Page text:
ILR study shows training isn't serving industry
Only a fraction of the 20,000-plus students who graduate annually from postsecondary arts and entertainment programs in New York will find employment in the state. Strengthening the link between employers, unions and training could help change the quotient, according to an ILR School report about the industry, which pumps billions into the state's economy each year.
The report, "Empire State's Cultural Capital at Risk? Assessing Challenges to the Workforce and the Education Infrastructure for Arts and Entertainment in New York State," was published this fall and funded by the Empire State Development Corp. and written by Maria Figueroa, director of Labor and Industry Research, and Lois Spier Gray, the Jean McKelvey/Alice Grant Professor of Labor Management Relations Emeritus.
While 259,000 arts professionals provide a competitive advantage for the Empire State, many have unstable employment, low income, a high cost of living and inadequate support services, the report said. One of three workers in the industry earns $20,000 or less a year, and the industry's nonprofit sector is threatened by financial issues.
The report's findings include:
- Despite the wide range of high quality educational programs, industry leaders express uncertainty about whether available training matches existing jobs and whether there are sufficient affordable training opportunities to enable creative workers to adapt their products and skills to market changes.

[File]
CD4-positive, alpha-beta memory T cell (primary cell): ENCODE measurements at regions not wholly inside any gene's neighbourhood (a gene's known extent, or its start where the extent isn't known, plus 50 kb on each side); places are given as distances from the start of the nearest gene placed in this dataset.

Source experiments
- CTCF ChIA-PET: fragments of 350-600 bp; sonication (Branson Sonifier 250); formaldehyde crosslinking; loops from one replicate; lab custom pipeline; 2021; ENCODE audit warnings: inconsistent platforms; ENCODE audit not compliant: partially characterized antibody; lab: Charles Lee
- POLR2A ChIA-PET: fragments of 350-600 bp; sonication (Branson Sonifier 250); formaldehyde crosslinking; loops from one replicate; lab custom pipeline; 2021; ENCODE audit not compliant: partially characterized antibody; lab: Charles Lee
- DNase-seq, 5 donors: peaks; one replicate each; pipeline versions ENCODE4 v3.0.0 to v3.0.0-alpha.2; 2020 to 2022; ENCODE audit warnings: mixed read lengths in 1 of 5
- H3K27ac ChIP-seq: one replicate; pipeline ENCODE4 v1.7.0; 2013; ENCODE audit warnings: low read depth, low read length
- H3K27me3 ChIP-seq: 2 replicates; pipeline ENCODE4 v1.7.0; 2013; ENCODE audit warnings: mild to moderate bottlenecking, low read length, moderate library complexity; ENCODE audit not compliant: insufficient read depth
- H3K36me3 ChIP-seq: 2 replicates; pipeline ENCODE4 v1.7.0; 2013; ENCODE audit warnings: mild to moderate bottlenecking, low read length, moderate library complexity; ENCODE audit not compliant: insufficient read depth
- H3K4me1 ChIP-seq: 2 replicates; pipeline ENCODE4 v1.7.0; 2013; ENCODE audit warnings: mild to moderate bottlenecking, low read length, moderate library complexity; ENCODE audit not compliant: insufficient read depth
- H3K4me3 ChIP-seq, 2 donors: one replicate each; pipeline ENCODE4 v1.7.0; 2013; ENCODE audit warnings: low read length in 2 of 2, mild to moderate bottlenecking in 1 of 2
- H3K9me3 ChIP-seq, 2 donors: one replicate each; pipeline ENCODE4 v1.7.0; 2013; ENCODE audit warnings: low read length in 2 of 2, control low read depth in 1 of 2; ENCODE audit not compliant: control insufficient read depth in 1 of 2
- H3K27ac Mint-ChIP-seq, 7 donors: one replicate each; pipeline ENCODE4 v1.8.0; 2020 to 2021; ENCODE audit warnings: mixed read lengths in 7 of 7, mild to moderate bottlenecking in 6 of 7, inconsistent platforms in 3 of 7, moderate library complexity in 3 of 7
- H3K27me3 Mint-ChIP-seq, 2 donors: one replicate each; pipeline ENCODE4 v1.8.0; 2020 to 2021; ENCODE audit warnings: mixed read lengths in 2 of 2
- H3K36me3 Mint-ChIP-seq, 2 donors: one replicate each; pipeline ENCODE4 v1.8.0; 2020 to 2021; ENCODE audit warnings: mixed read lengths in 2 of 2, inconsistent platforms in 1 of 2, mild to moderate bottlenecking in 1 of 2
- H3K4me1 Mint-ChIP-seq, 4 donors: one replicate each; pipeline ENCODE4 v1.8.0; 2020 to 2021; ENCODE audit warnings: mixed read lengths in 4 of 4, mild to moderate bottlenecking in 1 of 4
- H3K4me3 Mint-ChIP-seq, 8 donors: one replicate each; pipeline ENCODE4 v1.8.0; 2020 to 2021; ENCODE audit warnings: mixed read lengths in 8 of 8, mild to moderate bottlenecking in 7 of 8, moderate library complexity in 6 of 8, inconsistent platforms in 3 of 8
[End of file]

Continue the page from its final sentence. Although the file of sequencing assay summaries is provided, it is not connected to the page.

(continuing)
- Employer and union officials agree that New York has an outstanding supply of educational and training resources, but many question whether this training prepares students for existing jobs and whether completion of a degree counts for much in the employment search.
- Costs have accelerated as education and training requirements rise. Tuition at top private schools is more than $30,000 per year, and few scholarships are available. Student loans can become a heavy burden for arts and entertainment professionals with low incomes. Internship work is usually unpaid, which adds to the financial burden faced by students.
- Employers of technicians note a disconnect between formal education for technical positions and the actual work performed, particularly with respect to jobs in emerging technologies. New-media professionals surveyed in 2001 identified better access to training as their most significant policy issue, urging training providers to work with employers to insure that their offerings reflect industry requirements. Video game producers surveyed in 2008 revealed that this need continues.
- Management training is needed to help develop industry leadership. Some administrators question the match between classroom arts management instruction and job requirements.
- New York is rich with educational opportunities, with 815 post-secondary degree or certificate offerings in the arts. In 2006, more than 25,000 individuals completed programs in arts and media disciplines in New York state. New York is second only to California in the number of arts and entertainment graduates it produces.